The three European countries still in the accord put out a statement on the margins of the UN security council on June 24 calling on Iran to stick with the deal. It said: “It is in everyone’s interest to show restraint and avoid any actions that would undermine this vital pillar of the non-proliferation regime and of our collective security.”

They insisted they were working hard to implement their commitments to Iran. That appeared to be a reference to launching the much-delayed “Instex” financial mechanism to help Tehran trade with Europe on a basis that would shield trade parties from US sanctions.

Analysts said the impact of the fresh US sanctions would be limited. “The newly announced Iran sanctions are symbolic,” Jarrett Blanc, a former senior state department official now at the Carnegie Endowment for International Peace, was cited as saying in the Guardian.

US Treasury Secretary Steve Mnuchin said Trump's executive order introducing the sanctions, which would lock up "billions" of dollars in Iranian assets, was in the pipeline before the Iranians shot down a US drone in the Gulf last week.

Setad sits on billions
Khamenei supervises an organisation known as Setad. It confiscated property abandoned after the 1979 Islamic Revolution and was gradually transformed into a huge business conglomerate with holdings of about $95bn.

Setad was already under US sanctions. However, Trump has introduced more punishing sanctions, targeting anyone connected to Khamenei. That is expected to include anyone sitting on company boards, or officials in his clerical establishment that shadows the elected government.

The US denies it wants war with Iran or regime change. Iran’s leaders say they believe Washington is lying in that its actions seem designed to topple the regime. The sanctions screw is being tightened more and more to the point where the US hopes Iran will be in such economic distress that it will come to the table to negotiate concessions on items such as its nuclear programme, ballistic missile production and support for militias in conflict zones of the Middle East.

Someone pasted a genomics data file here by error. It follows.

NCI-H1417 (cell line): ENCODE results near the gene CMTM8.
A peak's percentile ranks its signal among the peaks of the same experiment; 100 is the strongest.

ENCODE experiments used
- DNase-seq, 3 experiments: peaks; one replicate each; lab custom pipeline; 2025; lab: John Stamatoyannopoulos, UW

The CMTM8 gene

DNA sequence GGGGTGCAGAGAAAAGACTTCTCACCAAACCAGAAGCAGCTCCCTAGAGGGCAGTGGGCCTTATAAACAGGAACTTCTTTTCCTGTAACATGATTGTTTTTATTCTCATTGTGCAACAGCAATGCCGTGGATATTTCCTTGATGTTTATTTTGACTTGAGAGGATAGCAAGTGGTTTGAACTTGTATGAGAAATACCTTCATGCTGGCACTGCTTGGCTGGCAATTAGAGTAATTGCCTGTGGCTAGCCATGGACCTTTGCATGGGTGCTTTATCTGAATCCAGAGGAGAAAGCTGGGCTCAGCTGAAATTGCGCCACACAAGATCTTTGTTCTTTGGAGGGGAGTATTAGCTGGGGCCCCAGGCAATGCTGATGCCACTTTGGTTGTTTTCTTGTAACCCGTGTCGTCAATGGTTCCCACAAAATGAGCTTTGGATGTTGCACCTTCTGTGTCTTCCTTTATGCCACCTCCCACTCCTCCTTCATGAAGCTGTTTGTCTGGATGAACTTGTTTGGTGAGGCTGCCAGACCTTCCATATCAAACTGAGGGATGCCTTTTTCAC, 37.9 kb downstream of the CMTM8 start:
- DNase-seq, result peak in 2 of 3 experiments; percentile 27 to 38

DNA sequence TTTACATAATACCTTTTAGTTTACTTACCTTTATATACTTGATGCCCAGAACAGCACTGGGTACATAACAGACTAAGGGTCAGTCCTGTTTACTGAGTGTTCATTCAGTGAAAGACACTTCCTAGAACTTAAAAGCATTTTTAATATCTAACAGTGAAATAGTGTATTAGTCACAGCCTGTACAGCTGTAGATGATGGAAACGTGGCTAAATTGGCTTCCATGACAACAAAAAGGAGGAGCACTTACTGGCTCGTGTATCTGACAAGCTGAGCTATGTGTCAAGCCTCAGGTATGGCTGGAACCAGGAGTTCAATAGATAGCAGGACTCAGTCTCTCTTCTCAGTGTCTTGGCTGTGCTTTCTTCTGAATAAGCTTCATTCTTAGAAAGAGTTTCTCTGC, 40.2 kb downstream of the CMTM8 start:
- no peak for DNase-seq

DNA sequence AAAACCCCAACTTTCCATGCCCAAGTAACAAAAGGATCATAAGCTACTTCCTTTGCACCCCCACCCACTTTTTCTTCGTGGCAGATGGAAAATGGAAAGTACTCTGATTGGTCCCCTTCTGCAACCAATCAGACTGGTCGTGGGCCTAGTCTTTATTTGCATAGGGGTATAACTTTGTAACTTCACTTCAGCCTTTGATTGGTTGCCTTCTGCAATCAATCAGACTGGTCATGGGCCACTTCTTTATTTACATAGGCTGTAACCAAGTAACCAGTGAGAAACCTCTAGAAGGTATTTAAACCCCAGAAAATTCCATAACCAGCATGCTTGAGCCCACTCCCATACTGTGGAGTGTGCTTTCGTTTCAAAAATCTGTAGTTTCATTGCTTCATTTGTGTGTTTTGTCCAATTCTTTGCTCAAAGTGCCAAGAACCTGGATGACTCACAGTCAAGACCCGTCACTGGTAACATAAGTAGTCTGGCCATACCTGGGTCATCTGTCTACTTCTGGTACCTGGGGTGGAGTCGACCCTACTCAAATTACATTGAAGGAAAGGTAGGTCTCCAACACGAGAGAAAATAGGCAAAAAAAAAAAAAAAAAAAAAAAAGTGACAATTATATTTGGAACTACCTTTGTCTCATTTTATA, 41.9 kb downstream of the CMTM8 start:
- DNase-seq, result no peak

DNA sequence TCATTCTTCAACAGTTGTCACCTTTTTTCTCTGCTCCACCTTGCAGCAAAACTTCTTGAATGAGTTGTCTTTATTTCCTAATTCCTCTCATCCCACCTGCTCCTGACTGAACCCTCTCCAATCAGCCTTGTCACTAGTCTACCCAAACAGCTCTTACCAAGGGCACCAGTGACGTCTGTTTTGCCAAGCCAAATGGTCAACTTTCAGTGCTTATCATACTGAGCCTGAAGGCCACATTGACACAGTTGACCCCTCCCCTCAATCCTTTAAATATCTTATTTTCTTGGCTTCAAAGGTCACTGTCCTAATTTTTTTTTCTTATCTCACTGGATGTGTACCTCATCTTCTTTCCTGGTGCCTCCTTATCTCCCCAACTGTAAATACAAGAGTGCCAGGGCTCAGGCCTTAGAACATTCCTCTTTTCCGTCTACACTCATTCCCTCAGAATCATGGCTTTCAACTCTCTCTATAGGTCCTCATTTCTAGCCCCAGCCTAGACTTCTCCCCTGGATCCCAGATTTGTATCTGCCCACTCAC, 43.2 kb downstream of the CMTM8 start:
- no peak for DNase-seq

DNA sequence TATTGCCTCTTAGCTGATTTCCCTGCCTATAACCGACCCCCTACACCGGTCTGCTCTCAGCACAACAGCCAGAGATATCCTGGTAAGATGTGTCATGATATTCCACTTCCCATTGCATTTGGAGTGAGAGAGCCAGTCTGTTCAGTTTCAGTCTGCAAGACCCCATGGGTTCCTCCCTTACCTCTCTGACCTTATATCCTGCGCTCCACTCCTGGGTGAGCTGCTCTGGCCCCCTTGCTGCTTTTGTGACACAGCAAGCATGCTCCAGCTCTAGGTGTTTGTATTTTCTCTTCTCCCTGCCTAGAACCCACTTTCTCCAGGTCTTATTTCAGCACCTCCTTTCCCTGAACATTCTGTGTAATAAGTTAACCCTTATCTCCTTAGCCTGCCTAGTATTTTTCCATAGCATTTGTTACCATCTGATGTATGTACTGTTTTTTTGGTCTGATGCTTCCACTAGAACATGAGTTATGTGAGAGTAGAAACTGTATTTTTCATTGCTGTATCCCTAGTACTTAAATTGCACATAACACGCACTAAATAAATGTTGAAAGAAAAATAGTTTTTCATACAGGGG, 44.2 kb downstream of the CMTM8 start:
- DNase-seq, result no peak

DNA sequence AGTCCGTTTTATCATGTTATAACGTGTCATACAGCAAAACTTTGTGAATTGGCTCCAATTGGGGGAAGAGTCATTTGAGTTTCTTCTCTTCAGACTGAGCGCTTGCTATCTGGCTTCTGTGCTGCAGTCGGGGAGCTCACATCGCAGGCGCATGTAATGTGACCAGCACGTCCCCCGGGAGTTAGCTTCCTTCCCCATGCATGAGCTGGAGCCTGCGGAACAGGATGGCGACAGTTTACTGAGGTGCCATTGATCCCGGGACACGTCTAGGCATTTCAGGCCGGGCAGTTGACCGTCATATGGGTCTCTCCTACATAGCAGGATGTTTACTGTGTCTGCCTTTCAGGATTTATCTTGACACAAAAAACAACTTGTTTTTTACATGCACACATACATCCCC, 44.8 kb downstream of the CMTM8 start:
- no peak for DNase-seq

Trump keeps repeating that there is no way he can tolerate Iran developing a nuclear weapon—but nobody has presented any reliable evidence that it is moving in that direction and, indeed, UN inspectors have confirmed it has substantially scaled down its nuclear programme to keep it clearly within civil parameters. That scaling down occurred under the nuclear deal—which Trump unilaterally pulled the US out of in May 2018 saying the accord was not tough or broad enough.

“Iran potentially has a phenomenal future, just like North Korea,” Trump said while signing the executive order for more sanctions. He added that “I know many Iranians living in New York… I have many friends who are Iranians.”

On meeting directly with Khamenei, Trump said: “We can do something very quickly.”

Khamenei has shown no interest in meeting with Trump, even refusing to send him a message via go-betweens, saying he is not a character deserving of such a gesture.

In another development on June 24, an adviser to Iranian President Hassan Rouhani said the US has to offer something on top of the nuclear deal struck in 2015 if it wants more concessions from Iran.

If the Trump administration “wants something beyond the JCPOA [Joint Comprehensive Plan of Action, as the nuclear accord is formally named], it needs to offer something beyond the JCPOA with international guarantees,” Hesameddin Ashena said on Twitter.